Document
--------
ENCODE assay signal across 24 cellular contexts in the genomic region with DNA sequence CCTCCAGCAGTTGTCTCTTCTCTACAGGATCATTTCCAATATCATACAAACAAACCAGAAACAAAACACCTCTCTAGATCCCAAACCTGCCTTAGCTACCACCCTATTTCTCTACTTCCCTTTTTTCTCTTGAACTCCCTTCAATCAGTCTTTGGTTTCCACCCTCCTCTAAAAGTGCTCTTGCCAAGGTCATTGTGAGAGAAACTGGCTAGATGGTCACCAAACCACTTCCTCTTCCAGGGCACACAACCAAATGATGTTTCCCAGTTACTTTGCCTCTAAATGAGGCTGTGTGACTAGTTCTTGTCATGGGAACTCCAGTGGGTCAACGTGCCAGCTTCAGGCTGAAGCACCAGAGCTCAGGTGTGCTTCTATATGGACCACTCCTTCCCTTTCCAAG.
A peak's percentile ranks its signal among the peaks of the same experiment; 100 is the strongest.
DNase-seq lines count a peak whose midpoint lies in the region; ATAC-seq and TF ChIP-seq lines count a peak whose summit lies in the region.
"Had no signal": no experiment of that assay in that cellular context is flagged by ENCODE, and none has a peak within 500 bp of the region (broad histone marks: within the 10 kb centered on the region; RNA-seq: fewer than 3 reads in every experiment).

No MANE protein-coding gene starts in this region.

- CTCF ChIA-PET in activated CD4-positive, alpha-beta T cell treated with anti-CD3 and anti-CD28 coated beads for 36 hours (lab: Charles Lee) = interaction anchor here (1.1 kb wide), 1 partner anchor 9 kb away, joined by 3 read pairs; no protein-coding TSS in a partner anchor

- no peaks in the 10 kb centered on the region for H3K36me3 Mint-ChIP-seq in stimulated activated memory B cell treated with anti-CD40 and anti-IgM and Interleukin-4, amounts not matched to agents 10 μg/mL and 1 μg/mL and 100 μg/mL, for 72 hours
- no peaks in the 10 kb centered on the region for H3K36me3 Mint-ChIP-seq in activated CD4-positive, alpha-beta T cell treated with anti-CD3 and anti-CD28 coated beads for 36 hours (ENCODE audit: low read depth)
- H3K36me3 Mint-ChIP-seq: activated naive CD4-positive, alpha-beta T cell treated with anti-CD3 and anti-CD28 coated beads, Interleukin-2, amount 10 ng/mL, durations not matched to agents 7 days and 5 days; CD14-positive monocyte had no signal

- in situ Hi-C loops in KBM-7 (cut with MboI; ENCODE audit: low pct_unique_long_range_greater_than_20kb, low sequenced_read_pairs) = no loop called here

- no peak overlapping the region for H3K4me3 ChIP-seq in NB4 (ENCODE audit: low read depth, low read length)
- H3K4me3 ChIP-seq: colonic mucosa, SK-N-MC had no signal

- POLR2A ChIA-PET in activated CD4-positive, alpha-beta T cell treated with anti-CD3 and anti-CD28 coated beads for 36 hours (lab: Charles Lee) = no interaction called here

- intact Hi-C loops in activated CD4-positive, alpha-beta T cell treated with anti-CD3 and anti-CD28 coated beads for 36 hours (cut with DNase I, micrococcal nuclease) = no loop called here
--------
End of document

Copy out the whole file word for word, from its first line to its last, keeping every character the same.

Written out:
ENCODE assay signal across 24 cellular contexts in the genomic region with DNA sequence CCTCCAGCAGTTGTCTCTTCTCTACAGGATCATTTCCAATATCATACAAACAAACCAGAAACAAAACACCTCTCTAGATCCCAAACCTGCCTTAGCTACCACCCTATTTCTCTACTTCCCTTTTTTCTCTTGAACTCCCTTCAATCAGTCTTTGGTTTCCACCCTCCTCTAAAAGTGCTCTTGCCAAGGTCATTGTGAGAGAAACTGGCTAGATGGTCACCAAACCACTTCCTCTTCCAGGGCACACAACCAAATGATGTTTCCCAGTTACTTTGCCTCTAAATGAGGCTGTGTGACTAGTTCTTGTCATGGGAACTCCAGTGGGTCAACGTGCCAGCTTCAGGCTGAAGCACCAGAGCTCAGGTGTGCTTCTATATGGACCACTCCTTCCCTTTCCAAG.
A peak's percentile ranks its signal among the peaks of the same experiment; 100 is the strongest.
DNase-seq lines count a peak whose midpoint lies in the region; ATAC-seq and TF ChIP-seq lines count a peak whose summit lies in the region.
"Had no signal": no experiment of that assay in that cellular context is flagged by ENCODE, and none has a peak within 500 bp of the region (broad histone marks: within the 10 kb centered on the region; RNA-seq: fewer than 3 reads in every experiment).

No MANE protein-coding gene starts in this region.

- CTCF ChIA-PET in activated CD4-positive, alpha-beta T cell treated with anti-CD3 and anti-CD28 coated beads for 36 hours (lab: Charles Lee) = interaction anchor here (1.1 kb wide), 1 partner anchor 9 kb away, joined by 3 read pairs; no protein-coding TSS in a partner anchor

- no peaks in the 10 kb centered on the region for H3K36me3 Mint-ChIP-seq in stimulated activated memory B cell treated with anti-CD40 and anti-IgM and Interleukin-4, amounts not matched to agents 10 μg/mL and 1 μg/mL and 100 μg/mL, for 72 hours
- no peaks in the 10 kb centered on the region for H3K36me3 Mint-ChIP-seq in activated CD4-positive, alpha-beta T cell treated with anti-CD3 and anti-CD28 coated beads for 36 hours (ENCODE audit: low read depth)
- H3K36me3 Mint-ChIP-seq: activated naive CD4-positive, alpha-beta T cell treated with anti-CD3 and anti-CD28 coated beads, Interleukin-2, amount 10 ng/mL, durations not matched to agents 7 days and 5 days; CD14-positive monocyte had no signal

- in situ Hi-C loops in KBM-7 (cut with MboI; ENCODE audit: low pct_unique_long_range_greater_than_20kb, low sequenced_read_pairs) = no loop called here

- no peak overlapping the region for H3K4me3 ChIP-seq in NB4 (ENCODE audit: low read depth, low read length)
- H3K4me3 ChIP-seq: colonic mucosa, SK-N-MC had no signal

- POLR2A ChIA-PET in activated CD4-positive, alpha-beta T cell treated with anti-CD3 and anti-CD28 coated beads for 36 hours (lab: Charles Lee) = no interaction called here

- intact Hi-C loops in activated CD4-positive, alpha-beta T cell treated with anti-CD3 and anti-CD28 coated beads for 36 hours (cut with DNase I, micrococcal nuclease) = no loop called here